[Answered] Stablity of Manjaro vs Arch

Looks like Im distro hopping to have a little fun again. I have installed Manjaro KDE for a change from my usual choice of Mate/Gnome Debian based Linux distro’s.
I have tried Arch before but the install never seems to last more than 6 months before of update issues that become more of a headache as time goes on. While I would fix the problem, it seemed I was fixing problems more than using programs. Disaster would then strike just when I needed the computer the most.
So how stable is the stable Manjaro install?

Manjaro unstable = Arch stable.
Manjaro Testing = even more stable
Manjaro Stable = …
(fill in the dots)


Just read update threads and wait couple days for opinions and you will be OK.

this is not entirely true, because manjaro unstable contains also manjaro software. this can break (e.g. is not compatible to the latest version from arch linux).

manjaro stable should be more stable than arch linux, because manjaro basically uses all arch linux users as beta testers. when a package for them breaks, the update to manjaro stable is halted until a fixed version of that package has been released.

but please also keep in mind that things can go wrong in manjaro stable. there are packages, which can break your system and nobody from the testing and unstable branch uses them (or does not report it as broken). a bug in such a package can easily break manjaro stable.
for a most stable system, use the most popular mainstream manjaro version (i.e. manjaro xfce) and change as little as possible in it.
following @Chris25’s advice on top of that should make manjaro even more stable.

but in the end, manjaro is made by passionate people, who all have non-manjaro related jobs. a bug can always happen.


I would call the Arch users alpha testers since they test it before the software is taken by Manjaro and added to unstable. Unstable and testing users could be called beta-testers until things are so stable it reaches Manjaro-stable.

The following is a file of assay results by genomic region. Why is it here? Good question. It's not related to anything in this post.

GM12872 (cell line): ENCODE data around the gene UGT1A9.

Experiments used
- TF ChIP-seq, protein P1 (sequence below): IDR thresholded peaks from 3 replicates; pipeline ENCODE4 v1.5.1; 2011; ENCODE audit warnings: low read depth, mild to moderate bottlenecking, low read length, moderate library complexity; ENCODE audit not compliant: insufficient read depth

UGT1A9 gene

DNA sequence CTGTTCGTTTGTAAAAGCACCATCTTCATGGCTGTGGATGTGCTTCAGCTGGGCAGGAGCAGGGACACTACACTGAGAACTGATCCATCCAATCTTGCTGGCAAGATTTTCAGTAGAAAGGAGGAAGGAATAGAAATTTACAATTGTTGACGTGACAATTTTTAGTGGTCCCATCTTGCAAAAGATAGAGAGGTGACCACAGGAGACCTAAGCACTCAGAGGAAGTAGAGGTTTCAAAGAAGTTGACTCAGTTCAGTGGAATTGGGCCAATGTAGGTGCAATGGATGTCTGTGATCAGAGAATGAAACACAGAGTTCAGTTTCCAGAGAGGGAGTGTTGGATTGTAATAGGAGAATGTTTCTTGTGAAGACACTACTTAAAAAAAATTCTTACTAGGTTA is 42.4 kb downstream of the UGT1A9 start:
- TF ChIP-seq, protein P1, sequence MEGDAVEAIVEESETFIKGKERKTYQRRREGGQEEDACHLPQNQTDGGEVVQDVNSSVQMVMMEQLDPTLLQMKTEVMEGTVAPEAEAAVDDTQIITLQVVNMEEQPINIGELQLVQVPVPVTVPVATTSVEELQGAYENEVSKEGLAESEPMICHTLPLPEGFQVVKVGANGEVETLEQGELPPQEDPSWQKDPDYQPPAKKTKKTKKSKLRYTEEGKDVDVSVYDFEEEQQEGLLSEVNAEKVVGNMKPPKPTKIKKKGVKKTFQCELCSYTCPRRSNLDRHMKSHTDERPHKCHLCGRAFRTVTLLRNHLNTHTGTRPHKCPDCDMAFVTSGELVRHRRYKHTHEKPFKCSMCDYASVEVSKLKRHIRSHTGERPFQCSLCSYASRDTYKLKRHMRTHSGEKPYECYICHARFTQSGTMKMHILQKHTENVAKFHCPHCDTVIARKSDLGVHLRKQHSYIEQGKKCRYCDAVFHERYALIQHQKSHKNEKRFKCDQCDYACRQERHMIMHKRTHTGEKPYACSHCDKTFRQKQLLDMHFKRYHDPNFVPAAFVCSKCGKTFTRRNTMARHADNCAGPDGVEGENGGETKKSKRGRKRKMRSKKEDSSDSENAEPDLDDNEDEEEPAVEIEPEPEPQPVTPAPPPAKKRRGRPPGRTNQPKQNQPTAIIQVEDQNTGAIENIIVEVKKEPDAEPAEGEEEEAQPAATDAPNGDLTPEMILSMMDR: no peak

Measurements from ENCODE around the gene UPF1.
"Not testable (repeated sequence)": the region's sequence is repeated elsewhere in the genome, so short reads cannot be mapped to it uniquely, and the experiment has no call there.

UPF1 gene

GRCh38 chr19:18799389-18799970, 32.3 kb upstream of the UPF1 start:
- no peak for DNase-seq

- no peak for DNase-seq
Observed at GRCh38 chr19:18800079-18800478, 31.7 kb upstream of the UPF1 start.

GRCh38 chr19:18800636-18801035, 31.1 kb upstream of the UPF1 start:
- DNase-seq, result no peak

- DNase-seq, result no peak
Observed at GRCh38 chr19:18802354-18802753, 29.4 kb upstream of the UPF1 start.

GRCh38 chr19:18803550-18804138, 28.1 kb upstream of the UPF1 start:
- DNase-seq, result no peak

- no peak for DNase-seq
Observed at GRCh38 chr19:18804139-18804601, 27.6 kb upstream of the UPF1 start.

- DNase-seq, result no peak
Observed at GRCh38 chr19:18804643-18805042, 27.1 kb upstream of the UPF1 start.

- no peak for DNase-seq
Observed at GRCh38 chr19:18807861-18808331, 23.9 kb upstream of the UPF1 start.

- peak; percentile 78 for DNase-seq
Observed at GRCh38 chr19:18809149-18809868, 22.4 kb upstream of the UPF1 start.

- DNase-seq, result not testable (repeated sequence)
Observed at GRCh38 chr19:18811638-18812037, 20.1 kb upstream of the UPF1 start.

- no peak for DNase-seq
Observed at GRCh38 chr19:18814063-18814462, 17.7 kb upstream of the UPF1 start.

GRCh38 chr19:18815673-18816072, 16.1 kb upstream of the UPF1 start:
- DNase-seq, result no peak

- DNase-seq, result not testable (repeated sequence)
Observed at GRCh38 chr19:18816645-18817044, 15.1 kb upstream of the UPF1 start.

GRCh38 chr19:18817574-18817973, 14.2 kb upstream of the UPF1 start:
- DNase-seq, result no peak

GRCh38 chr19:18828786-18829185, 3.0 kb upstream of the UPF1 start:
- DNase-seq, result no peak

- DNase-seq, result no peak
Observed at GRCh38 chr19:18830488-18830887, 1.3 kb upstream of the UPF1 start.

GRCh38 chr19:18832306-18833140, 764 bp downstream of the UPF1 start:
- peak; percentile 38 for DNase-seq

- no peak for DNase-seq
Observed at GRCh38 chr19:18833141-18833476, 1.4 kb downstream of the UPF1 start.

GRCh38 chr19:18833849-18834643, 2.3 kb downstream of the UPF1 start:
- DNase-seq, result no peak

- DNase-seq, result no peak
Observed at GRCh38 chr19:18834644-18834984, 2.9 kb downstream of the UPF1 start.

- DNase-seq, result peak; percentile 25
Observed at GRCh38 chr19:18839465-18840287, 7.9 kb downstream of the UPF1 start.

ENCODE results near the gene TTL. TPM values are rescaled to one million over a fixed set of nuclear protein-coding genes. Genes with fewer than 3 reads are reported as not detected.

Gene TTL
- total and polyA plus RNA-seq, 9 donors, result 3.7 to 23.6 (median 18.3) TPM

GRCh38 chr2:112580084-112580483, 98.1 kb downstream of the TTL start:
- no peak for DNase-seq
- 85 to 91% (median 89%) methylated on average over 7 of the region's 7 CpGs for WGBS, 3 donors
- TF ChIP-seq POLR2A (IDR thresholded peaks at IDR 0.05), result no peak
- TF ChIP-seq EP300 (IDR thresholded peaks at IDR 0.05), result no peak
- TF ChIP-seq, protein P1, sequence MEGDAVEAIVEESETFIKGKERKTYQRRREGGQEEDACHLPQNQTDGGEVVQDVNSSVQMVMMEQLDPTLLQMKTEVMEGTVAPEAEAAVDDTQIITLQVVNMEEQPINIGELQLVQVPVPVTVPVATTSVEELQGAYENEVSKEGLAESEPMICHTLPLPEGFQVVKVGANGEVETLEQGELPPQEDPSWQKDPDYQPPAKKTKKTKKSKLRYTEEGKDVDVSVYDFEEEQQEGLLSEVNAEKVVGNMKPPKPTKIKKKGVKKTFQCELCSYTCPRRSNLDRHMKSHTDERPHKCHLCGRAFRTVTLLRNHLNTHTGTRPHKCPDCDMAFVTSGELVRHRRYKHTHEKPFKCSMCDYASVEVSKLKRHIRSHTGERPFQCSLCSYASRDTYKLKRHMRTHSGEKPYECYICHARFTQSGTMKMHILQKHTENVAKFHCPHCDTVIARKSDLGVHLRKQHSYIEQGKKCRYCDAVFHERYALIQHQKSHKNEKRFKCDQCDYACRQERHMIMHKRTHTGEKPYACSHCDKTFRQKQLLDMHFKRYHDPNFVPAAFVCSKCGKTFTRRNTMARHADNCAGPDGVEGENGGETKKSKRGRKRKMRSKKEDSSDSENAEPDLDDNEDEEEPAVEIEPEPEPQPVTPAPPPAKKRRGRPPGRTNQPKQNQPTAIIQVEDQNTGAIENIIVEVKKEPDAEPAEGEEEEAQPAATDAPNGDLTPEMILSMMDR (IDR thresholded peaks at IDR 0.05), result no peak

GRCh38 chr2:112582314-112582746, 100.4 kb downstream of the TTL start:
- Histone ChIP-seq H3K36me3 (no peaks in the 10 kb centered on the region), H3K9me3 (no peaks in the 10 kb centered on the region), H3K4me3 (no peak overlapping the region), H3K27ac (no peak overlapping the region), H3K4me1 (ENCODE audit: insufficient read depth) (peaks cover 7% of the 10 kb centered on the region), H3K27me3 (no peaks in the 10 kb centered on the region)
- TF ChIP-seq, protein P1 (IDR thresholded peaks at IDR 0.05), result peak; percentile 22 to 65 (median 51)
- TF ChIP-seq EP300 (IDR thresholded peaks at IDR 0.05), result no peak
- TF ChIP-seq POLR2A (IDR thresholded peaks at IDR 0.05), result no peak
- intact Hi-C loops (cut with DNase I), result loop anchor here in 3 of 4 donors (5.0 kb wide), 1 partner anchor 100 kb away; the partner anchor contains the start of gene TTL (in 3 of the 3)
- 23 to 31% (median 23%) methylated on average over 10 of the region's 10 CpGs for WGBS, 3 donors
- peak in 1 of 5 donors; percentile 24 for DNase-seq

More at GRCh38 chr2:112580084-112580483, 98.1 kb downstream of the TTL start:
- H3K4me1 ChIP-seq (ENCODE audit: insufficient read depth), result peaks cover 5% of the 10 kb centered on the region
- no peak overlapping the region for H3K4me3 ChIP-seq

You are right when you say bugs can slip through the net all the way down to Stable, if nobody reports a bug. This means more people have to use Unstable and Testing and report whatever they find.


Absolutely the best way to approach updates!
Manjaro can have problems with an update occaisionally (there was one a month or so ago that many people had trouble with), but in general there are much less issues than arch updates.
As Chris25 said, I wait a few days and read the update’s thread to see if people are seeing any issues with the update. If there are issues, often the devs will fix the issue quickly, so that by the time you’ve waited a couple days, the problem is gone and you will have no problems.
The communication from the developers, and the communication from users on this forum are big plus for manjaro, IMO.

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I use arch testing My last install was in 2012 the one before was 2005 so you should think why did you break Arch. I’m just a simple user no wiss kid don’t know coding, just do things the Arch way, The same goes for Manjaro I used Manjaro testing from the alpha stage converted it to Manjaro Openrc testing, when Manjaro dropped openrc converted it to Artix Openrc testing, Arch is very stable just needs to visit the front page to see if user intervention is req and the same applies to Manjaro you need to read the update announcements, everything is relative to the user using common sense, their eyes and a very very small part of the brain